Boxing, also referred to as prizefighting, the noble art, the sweet science, and pugilism is a combat sport in which two participants of similar weight fight each other with their fists in a series of one to three-minute intervals called rounds. Victory is achieved if the opponent is knocked down and unable to get up before the referee counts to ten (a Knockout, or KO) or if the opponent is deemed too injured to continue (a Technical Knockout, or TKO). If there is no stoppage of the fight before an agreed number of rounds, a winner is determined either by the referee's decision or by judges' scorecards.
Archaeological evidence indicates that the Egyptians may have practiced the sport as early as 3000 BC, and boxing is depicted in Sumerian relief carvings from the third millennium BC. According to the Iliad, Mycenaean warriors included boxing among their competitions honoring the fallen, though it is possible that the Homeric epics reflect later Greek culture. Another Greek legend holds that the heroic ruler Theseus, said to have lived around the 9th century BC, invented a form of boxing in which two men sat face to face and beat each other with their fists until one of them was killed.
In ancient Rome, fighters were usually criminals and slaves who hoped to become champions and gain their freedom; however, free men also fought. Eventually, fist fighting became so popular that even aristocrats started fighting, but the practice was eventually banned by Caesar Augustus. Records of Classical boxing activity disappeared after the fall of the Roman Empire. However, there are detailed records of various fist-fighting sports that were maintained in different cities and provinces of Italy between the 12th and 17th centuries. The sport would later resurface in England during the early 18th century in the form of bare-knuckle boxing sometimes referred to as prizefighting.
In 1867, the Marquess of Queensberry rules were drafted by John Chambers for amateur championships held at Lillie Bridge in London for Lightweights, Middleweights and Heavyweights. The rules were published under the patronage of the Marquess of Queensberry, whose name has always been associated with them. There were twelve rules in all, and they specified that fights should be "a fair stand-up boxing match" in a 24-foot-square ring. Rounds were three minutes long with one minute rest intervals between rounds. Each fighter was given a ten-second count if he was knocked down and wrestling was banned. The introduction of gloves of "fair-size" also changed the nature of the bouts. An average pair of boxing gloves resembles a bloated pair of mittens and are laced up around the wrists. Gloves protected the hands of both fighters but their considerable size and weight made knock-out victories more difficult to achieve. As a result, bouts became longer and more strategic with greater importance attached to defensive maneuvers such as slipping, bobbing, countering and angling.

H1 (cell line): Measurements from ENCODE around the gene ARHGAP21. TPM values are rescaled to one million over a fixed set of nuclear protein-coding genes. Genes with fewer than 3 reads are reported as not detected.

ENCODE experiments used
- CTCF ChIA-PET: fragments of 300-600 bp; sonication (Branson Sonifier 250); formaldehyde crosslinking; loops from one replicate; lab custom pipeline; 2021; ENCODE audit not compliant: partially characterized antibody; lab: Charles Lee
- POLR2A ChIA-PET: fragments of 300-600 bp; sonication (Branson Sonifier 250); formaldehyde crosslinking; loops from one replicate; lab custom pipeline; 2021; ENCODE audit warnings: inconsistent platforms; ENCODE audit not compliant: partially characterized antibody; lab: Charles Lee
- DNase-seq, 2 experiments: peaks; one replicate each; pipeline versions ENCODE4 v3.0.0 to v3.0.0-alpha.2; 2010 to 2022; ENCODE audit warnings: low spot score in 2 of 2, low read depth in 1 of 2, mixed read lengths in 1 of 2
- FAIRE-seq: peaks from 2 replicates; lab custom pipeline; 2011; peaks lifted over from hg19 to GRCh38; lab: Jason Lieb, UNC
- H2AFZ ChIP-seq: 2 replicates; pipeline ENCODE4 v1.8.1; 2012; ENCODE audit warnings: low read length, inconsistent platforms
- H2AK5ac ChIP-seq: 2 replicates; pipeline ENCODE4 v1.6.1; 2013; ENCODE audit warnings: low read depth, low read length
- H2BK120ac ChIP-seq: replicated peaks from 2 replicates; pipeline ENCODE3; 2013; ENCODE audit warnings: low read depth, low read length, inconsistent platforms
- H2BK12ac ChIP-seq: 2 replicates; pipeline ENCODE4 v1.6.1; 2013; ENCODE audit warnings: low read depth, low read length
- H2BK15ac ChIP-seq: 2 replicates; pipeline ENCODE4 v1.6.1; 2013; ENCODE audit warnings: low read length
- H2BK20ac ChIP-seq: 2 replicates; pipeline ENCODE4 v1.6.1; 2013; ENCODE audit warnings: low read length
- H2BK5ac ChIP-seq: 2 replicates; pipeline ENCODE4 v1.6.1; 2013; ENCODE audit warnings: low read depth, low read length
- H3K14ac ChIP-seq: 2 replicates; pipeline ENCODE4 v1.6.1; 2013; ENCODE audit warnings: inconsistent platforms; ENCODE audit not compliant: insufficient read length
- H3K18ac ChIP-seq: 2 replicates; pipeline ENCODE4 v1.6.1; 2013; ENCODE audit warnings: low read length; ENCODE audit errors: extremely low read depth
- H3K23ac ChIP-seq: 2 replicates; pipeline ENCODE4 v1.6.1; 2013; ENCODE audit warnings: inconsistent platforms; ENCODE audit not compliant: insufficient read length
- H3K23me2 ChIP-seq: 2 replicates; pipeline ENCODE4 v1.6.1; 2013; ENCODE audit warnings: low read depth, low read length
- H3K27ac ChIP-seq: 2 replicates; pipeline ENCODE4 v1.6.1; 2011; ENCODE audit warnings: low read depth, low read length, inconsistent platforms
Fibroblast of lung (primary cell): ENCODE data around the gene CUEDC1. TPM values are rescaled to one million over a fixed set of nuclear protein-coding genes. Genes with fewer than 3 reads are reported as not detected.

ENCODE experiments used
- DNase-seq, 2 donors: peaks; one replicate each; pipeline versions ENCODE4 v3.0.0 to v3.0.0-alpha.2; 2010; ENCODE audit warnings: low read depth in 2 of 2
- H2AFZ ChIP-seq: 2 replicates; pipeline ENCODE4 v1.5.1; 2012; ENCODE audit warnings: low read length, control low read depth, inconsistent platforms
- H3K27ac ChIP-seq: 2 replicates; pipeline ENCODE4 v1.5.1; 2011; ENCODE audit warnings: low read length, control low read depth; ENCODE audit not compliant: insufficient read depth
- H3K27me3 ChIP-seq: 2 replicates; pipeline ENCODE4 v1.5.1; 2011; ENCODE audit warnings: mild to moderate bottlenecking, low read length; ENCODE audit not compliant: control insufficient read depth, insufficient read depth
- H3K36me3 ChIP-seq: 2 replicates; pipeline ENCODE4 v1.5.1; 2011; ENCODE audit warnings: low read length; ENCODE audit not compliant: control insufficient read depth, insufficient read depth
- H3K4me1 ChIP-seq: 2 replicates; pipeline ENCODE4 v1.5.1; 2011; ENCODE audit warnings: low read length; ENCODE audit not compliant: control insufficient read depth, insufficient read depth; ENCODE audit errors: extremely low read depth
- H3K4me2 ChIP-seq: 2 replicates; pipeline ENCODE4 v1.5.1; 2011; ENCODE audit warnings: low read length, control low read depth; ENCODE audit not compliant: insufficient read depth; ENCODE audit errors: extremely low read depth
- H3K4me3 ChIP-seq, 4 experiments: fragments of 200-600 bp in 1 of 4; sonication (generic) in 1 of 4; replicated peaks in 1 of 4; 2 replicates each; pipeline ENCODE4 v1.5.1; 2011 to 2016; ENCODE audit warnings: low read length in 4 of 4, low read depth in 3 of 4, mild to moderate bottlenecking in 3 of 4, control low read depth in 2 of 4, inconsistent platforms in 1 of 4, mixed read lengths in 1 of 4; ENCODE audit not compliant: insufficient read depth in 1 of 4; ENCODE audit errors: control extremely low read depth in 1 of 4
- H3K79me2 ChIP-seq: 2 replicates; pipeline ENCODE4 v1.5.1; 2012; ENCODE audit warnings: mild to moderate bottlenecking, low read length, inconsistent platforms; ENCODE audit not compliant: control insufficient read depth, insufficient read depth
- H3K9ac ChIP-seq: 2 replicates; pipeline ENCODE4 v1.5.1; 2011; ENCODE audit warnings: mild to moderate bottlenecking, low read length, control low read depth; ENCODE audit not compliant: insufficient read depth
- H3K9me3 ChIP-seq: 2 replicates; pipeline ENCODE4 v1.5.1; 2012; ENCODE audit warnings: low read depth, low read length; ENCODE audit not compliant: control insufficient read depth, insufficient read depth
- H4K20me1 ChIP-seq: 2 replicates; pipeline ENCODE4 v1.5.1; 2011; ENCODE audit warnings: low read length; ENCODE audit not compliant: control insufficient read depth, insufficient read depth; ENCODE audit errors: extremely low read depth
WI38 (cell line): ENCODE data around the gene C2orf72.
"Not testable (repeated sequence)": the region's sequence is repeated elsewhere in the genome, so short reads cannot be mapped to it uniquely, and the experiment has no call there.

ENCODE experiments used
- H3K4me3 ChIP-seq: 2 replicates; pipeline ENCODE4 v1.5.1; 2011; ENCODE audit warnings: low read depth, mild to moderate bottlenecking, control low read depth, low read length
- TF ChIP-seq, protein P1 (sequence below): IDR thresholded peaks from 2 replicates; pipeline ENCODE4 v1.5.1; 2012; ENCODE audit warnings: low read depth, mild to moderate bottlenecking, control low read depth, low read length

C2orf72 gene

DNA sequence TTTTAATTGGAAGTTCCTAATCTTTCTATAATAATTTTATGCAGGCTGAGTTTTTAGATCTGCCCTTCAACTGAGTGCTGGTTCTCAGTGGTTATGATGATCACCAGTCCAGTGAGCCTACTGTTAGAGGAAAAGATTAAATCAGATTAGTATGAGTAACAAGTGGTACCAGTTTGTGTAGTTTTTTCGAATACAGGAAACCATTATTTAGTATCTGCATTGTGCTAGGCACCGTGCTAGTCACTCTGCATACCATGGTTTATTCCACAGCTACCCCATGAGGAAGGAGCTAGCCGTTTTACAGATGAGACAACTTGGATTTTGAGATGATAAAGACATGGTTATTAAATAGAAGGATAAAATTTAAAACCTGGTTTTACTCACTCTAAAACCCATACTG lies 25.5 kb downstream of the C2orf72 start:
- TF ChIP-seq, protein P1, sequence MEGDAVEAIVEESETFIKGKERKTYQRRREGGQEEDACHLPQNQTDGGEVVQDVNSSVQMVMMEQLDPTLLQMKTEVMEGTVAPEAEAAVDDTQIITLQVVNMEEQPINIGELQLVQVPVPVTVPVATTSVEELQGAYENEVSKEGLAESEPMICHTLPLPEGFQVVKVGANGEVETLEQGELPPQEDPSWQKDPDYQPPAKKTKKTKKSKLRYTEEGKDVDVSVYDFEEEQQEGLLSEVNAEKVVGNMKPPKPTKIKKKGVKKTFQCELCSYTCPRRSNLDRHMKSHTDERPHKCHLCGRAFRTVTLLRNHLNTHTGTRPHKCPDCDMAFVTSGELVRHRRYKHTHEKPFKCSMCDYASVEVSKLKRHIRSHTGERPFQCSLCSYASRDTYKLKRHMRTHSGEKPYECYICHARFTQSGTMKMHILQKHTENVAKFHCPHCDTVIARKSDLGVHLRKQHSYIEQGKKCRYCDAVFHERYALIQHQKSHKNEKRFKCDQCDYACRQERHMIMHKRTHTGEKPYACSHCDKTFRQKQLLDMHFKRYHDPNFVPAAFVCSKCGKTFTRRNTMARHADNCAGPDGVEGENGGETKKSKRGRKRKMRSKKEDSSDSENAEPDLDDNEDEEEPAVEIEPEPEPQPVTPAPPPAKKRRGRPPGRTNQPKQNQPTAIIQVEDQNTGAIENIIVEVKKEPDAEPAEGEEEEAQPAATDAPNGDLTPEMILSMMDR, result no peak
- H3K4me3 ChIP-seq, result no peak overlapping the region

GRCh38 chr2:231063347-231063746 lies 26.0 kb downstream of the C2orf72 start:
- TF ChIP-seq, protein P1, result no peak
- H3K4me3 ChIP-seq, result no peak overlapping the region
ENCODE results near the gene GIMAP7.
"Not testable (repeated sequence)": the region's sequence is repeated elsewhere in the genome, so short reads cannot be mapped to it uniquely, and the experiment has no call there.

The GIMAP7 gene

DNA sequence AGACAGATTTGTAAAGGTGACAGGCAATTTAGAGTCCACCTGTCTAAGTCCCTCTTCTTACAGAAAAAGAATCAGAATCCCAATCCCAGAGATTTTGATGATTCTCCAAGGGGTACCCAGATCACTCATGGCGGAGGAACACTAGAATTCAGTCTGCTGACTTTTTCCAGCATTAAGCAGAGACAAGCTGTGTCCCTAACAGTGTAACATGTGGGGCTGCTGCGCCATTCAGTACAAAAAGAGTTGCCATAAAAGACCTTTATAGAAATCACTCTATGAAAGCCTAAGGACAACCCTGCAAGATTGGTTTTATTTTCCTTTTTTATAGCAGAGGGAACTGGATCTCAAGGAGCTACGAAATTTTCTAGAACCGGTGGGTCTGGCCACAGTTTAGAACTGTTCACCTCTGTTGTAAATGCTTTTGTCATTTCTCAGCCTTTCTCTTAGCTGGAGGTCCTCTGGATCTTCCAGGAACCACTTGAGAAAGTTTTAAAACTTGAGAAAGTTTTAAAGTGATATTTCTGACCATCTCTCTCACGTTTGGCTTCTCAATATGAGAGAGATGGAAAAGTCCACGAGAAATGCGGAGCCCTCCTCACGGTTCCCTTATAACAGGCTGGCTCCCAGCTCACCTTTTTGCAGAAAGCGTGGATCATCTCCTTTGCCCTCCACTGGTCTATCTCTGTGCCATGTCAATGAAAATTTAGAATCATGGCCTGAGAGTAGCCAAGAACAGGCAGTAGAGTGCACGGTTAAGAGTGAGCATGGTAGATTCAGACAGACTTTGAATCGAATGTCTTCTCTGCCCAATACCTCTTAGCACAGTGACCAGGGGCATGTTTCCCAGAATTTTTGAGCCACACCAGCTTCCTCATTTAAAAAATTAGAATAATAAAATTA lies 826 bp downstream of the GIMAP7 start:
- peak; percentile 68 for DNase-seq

A boxing match typically consists of a predetermined number of three-minute rounds, anywhere from three for an Olympic bout to up to fifteen for a professional fight. A minute is typically spent between each round with the fighters in their assigned corners receiving advice and attention from their coach and staff. The fight is controlled by a referee who works within the ring to judge and control the conduct of the fighters, rule on their ability to fight safely, count knocked-down fighters, and rule on fouls. Up to three judges are typically present at ringside to score the bout and assign points to the boxers, based on punches that connect, defense and knockdowns. Each fighter has an assigned corner of the ring, where his or her coach, as well as one or more "seconds" may administer to the fighter at the beginning of the fight and between rounds. Each boxer enters into the ring from their assigned corners at the beginning of each round and must cease fighting and return to their corner at the signaled end of each round.